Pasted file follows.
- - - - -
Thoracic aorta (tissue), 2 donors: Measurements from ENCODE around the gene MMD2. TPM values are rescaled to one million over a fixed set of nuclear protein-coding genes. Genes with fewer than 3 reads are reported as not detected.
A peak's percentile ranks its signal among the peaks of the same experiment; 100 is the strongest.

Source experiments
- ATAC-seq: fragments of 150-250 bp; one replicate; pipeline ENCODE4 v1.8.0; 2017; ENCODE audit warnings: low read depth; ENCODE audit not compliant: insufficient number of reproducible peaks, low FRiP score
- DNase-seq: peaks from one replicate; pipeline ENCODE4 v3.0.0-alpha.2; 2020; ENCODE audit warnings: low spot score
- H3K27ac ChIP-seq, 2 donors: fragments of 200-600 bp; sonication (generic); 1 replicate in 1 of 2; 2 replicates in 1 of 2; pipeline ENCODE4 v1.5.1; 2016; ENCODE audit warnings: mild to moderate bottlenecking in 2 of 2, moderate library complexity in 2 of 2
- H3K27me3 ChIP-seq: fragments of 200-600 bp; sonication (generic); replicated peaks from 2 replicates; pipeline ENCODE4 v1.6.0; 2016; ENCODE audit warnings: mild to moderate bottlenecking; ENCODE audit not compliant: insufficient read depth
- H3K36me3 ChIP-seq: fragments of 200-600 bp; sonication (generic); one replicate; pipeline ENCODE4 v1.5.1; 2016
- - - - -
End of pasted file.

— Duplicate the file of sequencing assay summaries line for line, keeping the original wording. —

Thoracic aorta (tissue), 2 donors: Measurements from ENCODE around the gene MMD2. TPM values are rescaled to one million over a fixed set of nuclear protein-coding genes. Genes with fewer than 3 reads are reported as not detected.
A peak's percentile ranks its signal among the peaks of the same experiment; 100 is the strongest.

Source experiments
- ATAC-seq: fragments of 150-250 bp; one replicate; pipeline ENCODE4 v1.8.0; 2017; ENCODE audit warnings: low read depth; ENCODE audit not compliant: insufficient number of reproducible peaks, low FRiP score
- DNase-seq: peaks from one replicate; pipeline ENCODE4 v3.0.0-alpha.2; 2020; ENCODE audit warnings: low spot score
- H3K27ac ChIP-seq, 2 donors: fragments of 200-600 bp; sonication (generic); 1 replicate in 1 of 2; 2 replicates in 1 of 2; pipeline ENCODE4 v1.5.1; 2016; ENCODE audit warnings: mild to moderate bottlenecking in 2 of 2, moderate library complexity in 2 of 2
- H3K27me3 ChIP-seq: fragments of 200-600 bp; sonication (generic); replicated peaks from 2 replicates; pipeline ENCODE4 v1.6.0; 2016; ENCODE audit warnings: mild to moderate bottlenecking; ENCODE audit not compliant: insufficient read depth
- H3K36me3 ChIP-seq: fragments of 200-600 bp; sonication (generic); one replicate; pipeline ENCODE4 v1.5.1; 2016